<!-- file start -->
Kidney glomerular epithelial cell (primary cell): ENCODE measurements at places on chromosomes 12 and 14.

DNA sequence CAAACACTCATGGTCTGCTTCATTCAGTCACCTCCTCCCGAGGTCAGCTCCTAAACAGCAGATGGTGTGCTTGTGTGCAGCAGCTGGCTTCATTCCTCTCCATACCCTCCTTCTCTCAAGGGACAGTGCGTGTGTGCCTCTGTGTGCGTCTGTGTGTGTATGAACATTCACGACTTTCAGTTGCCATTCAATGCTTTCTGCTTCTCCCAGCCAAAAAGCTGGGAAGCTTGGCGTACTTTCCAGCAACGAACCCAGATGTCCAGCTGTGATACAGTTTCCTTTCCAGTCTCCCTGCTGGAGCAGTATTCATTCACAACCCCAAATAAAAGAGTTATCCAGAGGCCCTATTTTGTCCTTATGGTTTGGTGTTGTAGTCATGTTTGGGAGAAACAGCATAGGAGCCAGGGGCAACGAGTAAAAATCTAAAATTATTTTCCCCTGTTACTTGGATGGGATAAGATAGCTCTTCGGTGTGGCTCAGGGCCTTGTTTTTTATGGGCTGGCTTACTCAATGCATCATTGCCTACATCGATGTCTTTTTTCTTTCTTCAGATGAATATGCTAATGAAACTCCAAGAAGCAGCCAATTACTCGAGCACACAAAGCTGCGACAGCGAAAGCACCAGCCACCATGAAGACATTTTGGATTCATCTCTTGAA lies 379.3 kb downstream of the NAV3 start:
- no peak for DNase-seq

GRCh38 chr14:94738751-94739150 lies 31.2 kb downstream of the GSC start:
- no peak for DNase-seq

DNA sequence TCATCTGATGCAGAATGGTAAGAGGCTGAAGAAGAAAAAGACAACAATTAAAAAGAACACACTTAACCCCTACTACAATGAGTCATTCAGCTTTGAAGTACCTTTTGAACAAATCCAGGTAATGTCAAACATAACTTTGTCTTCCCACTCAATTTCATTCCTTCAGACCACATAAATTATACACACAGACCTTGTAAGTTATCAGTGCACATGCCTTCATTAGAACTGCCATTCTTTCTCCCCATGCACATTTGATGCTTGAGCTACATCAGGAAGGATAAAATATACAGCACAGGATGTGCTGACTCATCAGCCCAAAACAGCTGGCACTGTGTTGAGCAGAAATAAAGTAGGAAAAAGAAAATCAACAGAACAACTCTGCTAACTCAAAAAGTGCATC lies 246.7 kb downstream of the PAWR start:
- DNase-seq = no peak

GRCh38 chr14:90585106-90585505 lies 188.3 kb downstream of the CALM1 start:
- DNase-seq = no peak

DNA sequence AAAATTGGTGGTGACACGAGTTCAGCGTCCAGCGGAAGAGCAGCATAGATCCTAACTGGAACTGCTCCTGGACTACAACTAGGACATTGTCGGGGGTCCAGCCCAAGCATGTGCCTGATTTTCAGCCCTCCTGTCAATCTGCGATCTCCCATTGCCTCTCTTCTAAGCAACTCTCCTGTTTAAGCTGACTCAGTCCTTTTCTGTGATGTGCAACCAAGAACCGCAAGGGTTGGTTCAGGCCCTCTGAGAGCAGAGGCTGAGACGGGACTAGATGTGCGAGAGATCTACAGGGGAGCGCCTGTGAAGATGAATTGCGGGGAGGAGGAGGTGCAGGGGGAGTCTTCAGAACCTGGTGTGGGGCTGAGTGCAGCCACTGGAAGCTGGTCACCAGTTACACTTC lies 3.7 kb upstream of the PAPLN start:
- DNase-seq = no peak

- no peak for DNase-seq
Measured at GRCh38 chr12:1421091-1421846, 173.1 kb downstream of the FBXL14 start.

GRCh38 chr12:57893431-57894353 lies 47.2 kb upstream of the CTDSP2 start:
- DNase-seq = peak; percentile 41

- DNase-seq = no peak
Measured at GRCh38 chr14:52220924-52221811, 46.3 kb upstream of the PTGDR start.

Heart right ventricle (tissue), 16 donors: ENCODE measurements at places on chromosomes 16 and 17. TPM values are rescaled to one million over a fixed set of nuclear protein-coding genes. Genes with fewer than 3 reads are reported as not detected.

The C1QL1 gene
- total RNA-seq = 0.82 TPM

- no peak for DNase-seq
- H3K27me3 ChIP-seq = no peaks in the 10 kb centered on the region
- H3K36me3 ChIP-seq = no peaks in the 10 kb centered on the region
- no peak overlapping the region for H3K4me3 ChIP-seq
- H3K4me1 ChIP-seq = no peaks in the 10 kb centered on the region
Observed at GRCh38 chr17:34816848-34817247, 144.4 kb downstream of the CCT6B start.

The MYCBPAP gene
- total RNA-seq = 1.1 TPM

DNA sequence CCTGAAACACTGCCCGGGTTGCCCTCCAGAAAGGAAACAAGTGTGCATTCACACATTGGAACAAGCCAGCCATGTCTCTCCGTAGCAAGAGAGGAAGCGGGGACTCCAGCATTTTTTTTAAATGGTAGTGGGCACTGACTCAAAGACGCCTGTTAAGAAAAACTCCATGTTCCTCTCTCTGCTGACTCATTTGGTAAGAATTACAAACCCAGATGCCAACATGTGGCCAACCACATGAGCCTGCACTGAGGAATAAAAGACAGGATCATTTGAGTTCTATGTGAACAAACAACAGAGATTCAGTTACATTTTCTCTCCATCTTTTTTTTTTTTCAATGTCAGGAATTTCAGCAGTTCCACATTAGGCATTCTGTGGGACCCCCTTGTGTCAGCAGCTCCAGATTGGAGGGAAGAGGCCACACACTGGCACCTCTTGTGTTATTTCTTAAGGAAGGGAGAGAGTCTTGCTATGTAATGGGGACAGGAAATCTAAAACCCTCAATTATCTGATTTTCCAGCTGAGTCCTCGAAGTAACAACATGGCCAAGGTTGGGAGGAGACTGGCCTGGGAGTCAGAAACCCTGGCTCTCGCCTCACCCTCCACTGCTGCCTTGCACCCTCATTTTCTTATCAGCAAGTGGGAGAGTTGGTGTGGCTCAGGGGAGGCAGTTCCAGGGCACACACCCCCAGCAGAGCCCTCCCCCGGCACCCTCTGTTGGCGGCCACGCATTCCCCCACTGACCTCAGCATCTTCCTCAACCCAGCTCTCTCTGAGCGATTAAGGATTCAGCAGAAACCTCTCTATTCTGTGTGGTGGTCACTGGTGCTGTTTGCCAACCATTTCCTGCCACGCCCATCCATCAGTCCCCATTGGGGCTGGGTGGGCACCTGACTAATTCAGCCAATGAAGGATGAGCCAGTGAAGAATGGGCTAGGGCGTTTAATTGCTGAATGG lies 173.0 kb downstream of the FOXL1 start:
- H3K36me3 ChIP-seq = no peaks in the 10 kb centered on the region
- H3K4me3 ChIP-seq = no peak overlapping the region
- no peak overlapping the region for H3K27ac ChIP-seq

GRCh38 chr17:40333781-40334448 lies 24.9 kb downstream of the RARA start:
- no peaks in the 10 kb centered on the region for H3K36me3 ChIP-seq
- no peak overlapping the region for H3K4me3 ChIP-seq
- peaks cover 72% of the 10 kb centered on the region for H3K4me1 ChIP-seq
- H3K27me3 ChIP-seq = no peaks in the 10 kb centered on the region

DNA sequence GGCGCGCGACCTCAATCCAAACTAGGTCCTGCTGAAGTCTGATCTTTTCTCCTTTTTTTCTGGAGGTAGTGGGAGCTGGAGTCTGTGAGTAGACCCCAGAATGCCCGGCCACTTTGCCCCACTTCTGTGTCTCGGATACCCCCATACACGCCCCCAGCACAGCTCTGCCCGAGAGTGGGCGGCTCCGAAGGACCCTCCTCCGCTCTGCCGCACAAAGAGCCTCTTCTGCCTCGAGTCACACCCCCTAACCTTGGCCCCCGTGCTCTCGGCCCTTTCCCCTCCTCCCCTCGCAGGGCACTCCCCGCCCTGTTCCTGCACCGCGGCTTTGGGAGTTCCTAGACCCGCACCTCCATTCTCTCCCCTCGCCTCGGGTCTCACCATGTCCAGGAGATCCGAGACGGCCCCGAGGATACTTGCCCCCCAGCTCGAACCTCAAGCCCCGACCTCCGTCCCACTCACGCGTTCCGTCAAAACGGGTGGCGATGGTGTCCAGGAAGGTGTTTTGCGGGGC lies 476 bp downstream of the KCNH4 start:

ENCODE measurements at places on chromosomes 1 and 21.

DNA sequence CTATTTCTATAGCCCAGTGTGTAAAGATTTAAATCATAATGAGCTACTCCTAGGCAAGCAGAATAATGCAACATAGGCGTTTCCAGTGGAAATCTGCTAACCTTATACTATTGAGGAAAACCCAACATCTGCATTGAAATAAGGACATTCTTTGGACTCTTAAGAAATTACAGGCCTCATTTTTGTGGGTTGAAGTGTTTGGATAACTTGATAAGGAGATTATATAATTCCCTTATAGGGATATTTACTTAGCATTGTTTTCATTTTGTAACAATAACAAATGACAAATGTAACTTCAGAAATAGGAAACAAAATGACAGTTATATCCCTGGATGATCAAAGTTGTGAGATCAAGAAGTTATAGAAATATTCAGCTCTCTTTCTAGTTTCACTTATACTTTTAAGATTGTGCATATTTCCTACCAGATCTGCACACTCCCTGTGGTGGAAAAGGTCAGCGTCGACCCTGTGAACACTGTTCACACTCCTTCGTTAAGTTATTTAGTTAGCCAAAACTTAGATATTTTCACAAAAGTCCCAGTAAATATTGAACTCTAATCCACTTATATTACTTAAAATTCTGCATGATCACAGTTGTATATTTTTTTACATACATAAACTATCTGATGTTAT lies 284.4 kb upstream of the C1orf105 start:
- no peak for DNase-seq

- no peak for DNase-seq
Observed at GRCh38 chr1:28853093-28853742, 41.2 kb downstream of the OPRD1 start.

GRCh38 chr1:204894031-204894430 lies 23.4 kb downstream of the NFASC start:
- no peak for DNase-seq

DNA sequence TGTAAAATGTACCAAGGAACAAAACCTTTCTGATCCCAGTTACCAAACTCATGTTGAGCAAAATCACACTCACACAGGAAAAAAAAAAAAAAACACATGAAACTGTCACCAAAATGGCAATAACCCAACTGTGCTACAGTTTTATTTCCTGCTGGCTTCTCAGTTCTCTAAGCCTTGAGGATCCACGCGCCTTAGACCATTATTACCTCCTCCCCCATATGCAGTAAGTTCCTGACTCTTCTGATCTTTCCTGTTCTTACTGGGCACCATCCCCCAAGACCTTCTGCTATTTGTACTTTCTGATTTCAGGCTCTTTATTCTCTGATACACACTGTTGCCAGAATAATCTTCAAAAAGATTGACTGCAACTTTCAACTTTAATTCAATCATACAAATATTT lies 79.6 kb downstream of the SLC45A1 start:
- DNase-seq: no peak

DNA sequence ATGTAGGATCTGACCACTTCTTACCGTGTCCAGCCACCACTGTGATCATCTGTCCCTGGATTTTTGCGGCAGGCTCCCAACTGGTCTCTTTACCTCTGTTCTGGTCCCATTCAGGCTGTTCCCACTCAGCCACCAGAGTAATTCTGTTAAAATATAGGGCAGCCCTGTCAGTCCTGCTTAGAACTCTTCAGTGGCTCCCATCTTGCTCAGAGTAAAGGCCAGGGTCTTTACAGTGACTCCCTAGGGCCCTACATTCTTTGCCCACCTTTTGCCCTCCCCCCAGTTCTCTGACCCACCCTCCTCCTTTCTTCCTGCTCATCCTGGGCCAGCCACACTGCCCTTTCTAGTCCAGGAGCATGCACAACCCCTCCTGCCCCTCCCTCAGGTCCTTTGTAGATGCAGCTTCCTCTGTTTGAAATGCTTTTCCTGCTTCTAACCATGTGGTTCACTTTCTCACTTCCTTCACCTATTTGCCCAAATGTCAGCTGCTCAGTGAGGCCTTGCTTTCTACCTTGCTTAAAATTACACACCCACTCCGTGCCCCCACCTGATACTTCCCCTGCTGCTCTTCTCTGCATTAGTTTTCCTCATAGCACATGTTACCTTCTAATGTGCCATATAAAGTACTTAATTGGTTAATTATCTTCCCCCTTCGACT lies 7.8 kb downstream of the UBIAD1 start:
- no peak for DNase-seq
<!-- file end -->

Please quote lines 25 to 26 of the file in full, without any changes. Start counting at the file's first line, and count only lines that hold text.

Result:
- H3K4me1 ChIP-seq = no peaks in the 10 kb centered on the region
Observed at GRCh38 chr17:34816848-34817247, 144.4 kb downstream of the CCT6B start.